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Senator Elizabeth Warren (D-MA) rose to the floor of the Senate on Thursday morning to introduce the Truth in Settlements Act, which is co-sponsored by Senator Tom Coburn (R-OK).

“Several years ago the government announced a $385 million settlement with Fresenius Medical Care for allegedly defrauding Medicare and other health programs for years,” Warren said. “When the agreement was originally announced, the Justice Department touted the sticker price as the agency’s largest civil recovery to date in a health care fraud case. But the DOJ didn’t say a word about the tax treatment. The agency’s failure to even consider that issue was a very costly mistake. By the time the company finished claiming all its tax deductions from the settlement, it ended up paying $100 million less than originally advertised. In other words, the taxpayers picked up more than a quarter of the tab.”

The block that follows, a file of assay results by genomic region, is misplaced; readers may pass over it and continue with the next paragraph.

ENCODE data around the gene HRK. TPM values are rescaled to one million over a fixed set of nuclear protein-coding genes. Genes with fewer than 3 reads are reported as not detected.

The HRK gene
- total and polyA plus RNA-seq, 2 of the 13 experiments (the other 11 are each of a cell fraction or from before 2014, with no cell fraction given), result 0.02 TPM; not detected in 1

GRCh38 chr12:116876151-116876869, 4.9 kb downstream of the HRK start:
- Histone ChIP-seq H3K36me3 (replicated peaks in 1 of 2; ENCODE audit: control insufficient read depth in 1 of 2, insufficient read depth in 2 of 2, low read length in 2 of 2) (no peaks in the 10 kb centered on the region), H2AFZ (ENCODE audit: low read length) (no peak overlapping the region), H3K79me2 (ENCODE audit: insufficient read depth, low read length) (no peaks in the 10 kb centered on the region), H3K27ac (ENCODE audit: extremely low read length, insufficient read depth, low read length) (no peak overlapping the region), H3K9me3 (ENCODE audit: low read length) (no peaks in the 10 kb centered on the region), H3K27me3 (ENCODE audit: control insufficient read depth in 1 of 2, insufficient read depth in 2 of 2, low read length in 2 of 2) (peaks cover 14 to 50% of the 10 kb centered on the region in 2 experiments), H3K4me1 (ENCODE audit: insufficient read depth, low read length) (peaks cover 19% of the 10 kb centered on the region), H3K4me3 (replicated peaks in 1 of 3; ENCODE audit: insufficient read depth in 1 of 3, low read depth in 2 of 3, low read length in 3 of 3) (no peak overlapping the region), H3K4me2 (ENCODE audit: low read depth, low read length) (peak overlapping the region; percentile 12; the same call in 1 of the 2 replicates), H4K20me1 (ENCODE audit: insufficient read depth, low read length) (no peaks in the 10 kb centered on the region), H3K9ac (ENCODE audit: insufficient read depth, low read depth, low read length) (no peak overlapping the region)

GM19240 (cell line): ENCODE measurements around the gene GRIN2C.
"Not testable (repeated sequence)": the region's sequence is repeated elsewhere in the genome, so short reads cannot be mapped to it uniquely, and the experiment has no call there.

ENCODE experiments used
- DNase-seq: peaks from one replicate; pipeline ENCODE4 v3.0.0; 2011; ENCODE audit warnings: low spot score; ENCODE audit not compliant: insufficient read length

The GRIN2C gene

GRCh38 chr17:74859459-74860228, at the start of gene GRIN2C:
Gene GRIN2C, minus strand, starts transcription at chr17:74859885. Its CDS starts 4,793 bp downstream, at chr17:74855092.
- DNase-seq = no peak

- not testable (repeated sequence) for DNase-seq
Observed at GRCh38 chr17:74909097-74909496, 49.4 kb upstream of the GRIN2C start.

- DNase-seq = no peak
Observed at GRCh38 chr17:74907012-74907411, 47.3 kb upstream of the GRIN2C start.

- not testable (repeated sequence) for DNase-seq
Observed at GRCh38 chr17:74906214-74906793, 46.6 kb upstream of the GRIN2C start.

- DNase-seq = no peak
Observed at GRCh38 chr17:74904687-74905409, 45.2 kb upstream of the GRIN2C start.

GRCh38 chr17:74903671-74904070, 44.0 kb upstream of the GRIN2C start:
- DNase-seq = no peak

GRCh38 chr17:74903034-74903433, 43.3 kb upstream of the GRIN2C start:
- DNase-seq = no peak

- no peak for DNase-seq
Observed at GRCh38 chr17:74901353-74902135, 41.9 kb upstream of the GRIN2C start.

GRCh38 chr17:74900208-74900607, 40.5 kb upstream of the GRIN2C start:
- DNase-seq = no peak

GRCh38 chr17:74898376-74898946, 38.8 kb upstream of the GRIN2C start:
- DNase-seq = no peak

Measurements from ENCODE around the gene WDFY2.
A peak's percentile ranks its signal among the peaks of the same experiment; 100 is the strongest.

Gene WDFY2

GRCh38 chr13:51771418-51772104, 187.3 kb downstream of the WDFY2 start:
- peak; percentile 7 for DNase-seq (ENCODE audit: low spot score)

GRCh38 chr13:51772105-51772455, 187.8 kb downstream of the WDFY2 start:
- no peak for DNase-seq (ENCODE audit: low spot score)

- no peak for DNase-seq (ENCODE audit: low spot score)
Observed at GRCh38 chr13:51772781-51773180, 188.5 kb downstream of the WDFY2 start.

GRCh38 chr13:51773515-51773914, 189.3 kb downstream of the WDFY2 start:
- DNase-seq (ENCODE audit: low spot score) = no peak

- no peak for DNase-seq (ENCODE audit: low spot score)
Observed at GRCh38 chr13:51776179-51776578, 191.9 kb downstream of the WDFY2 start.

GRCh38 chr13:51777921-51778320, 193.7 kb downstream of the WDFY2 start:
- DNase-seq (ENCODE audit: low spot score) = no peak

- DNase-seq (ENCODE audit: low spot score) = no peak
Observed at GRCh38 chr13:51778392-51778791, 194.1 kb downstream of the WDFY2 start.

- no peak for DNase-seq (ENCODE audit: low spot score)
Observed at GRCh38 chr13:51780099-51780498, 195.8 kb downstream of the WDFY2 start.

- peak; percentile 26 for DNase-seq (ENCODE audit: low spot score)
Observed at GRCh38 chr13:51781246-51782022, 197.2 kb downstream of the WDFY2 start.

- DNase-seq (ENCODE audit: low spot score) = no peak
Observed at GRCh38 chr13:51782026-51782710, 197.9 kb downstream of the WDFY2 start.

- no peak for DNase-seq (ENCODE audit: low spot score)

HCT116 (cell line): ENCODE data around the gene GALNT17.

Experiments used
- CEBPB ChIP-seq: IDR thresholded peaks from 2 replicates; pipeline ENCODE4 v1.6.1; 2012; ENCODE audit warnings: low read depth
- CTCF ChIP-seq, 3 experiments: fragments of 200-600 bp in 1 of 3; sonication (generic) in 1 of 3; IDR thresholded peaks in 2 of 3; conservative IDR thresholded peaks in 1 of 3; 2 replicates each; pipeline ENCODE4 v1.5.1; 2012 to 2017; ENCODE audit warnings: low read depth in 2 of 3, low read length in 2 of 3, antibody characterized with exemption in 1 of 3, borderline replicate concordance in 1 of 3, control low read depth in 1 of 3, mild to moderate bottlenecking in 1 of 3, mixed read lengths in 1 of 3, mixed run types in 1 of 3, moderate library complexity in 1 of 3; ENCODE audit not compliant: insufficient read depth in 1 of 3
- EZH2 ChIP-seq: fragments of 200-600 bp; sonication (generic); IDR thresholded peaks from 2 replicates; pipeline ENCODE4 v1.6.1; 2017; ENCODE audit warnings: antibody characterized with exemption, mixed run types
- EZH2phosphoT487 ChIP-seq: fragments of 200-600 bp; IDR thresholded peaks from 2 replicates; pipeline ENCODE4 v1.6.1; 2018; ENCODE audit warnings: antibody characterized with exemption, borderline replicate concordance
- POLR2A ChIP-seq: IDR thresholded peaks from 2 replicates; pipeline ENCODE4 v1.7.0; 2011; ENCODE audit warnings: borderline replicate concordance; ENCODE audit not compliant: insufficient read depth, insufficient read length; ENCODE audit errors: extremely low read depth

The senator also compared a settlement last year between Wells Fargo and the Federal Housing Finance agency for $335 million in fraudulent sales to Fannie Mae and Freddie Mac, which was about 6 percent of what JPMorgan paid to the same agency for a similar claim.

What was the difference in the two settlements?

“Well, we’ll never know because the JPMorgan settlement is public. But the much smaller Wells Fargo settlement is confidential.”

The bill implements several requirements on settlements made in disputes that are not being litigated, including a requirement that the government offer a rationale whenever an agreement is kept confidential.

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Sen. Kyrsten Sinema

Reprinted with permission from Alternet

Frustrated by some of her more conservative positions, progressive activists have been threatening to primary Sen. Kyrsten Sinema of Arizona in 2024 — when the centrist Democrat will be up for reelection. And according to a new poll from Data for Progress, Democrats in Arizona would favor some of Sinema's possible primary opponents.

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